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Behind the [yellow tail] Phenomenon: How it Happened and What’s Next?

Posted on  | March 1, 2006   Bookmark and Share
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By the time the wine industry began to view [yellow tail] as a force to be reckoned with, the revolution was already well underway. The seemingly innocuous Australian brand, which W.J. Deutsch & Sons, Ltd. launched in 2001, was certainly not the first competitively priced Aussie wine to hit our shores; in fact, it arrived when many believed the segment was at a saturation point with brands like Lindemans, Rosemount and Penfolds which were already wildly successful. But “wildly successful” was a term that [yellow tail] quickly redefined when it leapt from zero to 112,000 cases in its first year to 7.5 million cases in 2005.

To say that [yellow tail] is one of the most dynamic brands we’ve seen in decades is not an understatement. In 2003, [yellow tail] earned the top spot in the imported wine category by overtaking Concho y Toro, and this summer, it surpassed Sutter Home to become the country’s number one supermarket brand. So how did a small family importer build the hottest wine brand in the industry?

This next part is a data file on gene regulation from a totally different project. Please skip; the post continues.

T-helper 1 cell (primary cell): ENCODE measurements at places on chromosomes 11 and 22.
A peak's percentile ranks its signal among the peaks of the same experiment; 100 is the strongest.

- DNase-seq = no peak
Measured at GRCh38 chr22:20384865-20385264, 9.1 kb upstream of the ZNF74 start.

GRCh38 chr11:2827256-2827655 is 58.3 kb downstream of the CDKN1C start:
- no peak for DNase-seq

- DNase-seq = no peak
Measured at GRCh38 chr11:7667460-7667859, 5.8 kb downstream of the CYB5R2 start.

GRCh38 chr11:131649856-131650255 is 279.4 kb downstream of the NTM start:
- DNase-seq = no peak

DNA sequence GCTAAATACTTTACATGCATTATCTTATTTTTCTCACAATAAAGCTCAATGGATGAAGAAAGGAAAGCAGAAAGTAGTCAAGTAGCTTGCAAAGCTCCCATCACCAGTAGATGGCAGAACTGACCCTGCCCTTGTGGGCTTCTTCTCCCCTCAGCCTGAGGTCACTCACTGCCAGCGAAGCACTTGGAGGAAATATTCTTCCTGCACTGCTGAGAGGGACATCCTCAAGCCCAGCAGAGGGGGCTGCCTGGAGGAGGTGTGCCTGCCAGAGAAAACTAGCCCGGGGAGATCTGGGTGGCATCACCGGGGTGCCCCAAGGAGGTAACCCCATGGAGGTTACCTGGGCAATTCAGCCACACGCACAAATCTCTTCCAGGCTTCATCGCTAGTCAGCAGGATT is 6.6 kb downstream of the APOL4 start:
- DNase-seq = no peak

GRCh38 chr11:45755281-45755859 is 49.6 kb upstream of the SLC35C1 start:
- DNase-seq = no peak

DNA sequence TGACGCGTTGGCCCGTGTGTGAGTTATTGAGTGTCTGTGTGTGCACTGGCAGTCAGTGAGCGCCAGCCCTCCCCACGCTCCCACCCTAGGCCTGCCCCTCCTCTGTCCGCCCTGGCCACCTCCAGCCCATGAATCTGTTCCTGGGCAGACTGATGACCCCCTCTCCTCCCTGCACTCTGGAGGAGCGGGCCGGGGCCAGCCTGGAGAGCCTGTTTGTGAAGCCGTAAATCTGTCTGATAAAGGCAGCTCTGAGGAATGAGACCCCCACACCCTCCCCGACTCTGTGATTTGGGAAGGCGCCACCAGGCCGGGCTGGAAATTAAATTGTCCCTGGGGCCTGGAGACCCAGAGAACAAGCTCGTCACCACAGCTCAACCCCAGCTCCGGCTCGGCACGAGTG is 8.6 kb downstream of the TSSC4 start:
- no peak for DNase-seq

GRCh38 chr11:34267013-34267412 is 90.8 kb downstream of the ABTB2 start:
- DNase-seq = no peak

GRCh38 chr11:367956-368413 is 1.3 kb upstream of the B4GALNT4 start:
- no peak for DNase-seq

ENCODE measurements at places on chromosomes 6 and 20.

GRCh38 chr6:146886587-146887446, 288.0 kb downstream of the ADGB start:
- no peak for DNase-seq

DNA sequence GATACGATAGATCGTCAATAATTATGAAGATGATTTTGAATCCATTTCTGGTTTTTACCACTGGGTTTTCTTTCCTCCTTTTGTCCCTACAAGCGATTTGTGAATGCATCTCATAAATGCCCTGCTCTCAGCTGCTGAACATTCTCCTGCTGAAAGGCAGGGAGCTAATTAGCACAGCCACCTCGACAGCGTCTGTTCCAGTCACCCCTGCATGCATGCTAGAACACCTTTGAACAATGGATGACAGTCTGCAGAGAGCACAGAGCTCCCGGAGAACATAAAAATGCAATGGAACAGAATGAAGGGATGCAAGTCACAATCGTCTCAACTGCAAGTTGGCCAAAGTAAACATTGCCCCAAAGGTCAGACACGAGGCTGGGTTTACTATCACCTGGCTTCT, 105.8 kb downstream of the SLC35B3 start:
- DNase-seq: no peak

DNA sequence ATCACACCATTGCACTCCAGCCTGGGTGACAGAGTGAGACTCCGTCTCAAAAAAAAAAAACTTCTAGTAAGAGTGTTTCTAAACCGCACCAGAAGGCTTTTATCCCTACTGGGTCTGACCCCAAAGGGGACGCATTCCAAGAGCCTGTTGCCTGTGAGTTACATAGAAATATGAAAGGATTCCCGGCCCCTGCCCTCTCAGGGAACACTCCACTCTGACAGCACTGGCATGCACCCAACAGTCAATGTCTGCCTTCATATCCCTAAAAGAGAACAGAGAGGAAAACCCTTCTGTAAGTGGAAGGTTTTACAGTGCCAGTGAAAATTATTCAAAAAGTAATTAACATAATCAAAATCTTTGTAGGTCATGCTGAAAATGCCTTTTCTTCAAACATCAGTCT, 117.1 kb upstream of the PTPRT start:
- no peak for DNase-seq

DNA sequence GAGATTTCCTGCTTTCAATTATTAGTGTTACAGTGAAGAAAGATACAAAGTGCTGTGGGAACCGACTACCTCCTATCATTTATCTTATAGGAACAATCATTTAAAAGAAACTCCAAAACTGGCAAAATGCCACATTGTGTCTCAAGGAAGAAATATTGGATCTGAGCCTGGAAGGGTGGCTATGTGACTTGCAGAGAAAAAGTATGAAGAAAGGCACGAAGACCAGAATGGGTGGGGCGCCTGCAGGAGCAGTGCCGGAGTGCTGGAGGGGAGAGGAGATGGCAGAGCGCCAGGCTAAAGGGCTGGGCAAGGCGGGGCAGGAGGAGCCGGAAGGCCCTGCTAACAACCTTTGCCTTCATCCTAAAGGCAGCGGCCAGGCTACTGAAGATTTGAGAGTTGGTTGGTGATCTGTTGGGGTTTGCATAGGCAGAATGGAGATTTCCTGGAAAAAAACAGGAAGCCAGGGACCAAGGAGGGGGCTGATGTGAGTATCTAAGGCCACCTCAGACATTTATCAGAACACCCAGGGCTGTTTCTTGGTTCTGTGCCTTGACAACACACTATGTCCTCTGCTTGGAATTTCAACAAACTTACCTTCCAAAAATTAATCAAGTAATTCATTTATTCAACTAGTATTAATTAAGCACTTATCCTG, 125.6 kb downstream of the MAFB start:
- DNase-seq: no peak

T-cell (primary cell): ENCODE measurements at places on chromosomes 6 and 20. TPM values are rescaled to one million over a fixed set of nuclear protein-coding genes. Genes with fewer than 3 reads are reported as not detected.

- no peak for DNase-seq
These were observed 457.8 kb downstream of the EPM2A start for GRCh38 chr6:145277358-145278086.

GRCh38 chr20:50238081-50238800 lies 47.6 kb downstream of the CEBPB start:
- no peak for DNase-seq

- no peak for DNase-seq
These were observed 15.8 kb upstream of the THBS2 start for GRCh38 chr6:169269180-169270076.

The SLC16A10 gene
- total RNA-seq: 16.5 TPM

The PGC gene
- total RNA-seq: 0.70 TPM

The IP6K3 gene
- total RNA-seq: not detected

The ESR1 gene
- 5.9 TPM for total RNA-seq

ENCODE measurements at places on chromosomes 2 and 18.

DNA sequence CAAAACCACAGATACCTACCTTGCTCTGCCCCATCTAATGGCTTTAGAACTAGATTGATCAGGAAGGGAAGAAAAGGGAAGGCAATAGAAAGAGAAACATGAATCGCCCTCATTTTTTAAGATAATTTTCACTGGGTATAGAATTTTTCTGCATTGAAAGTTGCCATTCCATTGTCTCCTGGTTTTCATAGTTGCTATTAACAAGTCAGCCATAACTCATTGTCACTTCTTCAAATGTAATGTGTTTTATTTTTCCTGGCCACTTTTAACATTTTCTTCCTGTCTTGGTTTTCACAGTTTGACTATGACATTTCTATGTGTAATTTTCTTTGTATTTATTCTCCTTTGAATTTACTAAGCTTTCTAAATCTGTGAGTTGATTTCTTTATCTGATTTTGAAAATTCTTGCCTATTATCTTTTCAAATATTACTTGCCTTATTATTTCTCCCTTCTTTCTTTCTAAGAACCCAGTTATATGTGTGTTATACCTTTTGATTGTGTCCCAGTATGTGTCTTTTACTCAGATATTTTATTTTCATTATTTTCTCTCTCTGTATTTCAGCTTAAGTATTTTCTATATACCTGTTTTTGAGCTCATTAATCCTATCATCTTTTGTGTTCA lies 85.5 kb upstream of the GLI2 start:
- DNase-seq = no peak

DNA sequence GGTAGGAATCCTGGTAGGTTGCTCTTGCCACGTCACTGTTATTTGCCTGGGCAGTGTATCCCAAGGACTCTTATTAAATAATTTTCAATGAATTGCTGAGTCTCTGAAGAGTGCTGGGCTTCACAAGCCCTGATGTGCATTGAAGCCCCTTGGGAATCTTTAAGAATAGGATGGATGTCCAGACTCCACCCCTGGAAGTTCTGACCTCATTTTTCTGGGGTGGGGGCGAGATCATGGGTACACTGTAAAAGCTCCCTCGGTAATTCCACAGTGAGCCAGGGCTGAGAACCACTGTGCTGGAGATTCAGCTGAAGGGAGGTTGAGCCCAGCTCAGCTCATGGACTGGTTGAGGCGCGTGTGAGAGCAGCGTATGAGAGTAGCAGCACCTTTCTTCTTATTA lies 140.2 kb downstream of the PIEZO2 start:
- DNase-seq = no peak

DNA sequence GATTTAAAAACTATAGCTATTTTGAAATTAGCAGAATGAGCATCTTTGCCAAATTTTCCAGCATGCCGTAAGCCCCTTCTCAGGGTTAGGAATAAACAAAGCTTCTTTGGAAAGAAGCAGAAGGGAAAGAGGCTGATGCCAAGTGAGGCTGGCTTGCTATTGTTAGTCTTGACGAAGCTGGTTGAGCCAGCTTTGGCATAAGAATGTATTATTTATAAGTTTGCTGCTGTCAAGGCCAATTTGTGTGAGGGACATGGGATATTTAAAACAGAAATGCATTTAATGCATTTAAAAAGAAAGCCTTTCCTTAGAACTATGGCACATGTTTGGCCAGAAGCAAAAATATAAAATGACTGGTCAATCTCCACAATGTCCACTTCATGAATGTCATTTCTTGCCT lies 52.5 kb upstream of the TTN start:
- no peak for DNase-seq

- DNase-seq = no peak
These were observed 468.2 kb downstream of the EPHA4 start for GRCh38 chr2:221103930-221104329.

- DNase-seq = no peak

That is the question we posed to William J. (“Bill”) Deutsch, chairman and chief executive officer. He founded W.J. Deutsch & Sons, Ltd. 25 years ago, with a solid 20 years of experience in beverage alcohol behind him at companies like Austin Nichols and Somerset Wine Company. “In 1980, I came to the realization that by being a family importer working closely with family wine producers selling to family distributors and family retailers and restaurants, we could carve out a niche and work around the big corporate wine and spirits companies,” Deutsch explains. “We’ve always had a greater sensitivity to their needs and can act on things much more rapidly than the big corporations.” But it’s safe to say he had no idea how large a little Australian brand his company introduced in 2001 (in partnership with the Australian-based Casella family) would become. “[yellow tail] was priced well ($5.99-$6.99), packaged in a unique way (one of the first to have an animal on the label) and immediately struck retailers as over-delivering on quality for the price. Retailers began recommending it to customers who recommended it to their friends and families and the momentum began to grow east coast to west.” Which all sounds fairly uncomplicated and straightforward.

“Quite a Mouthful”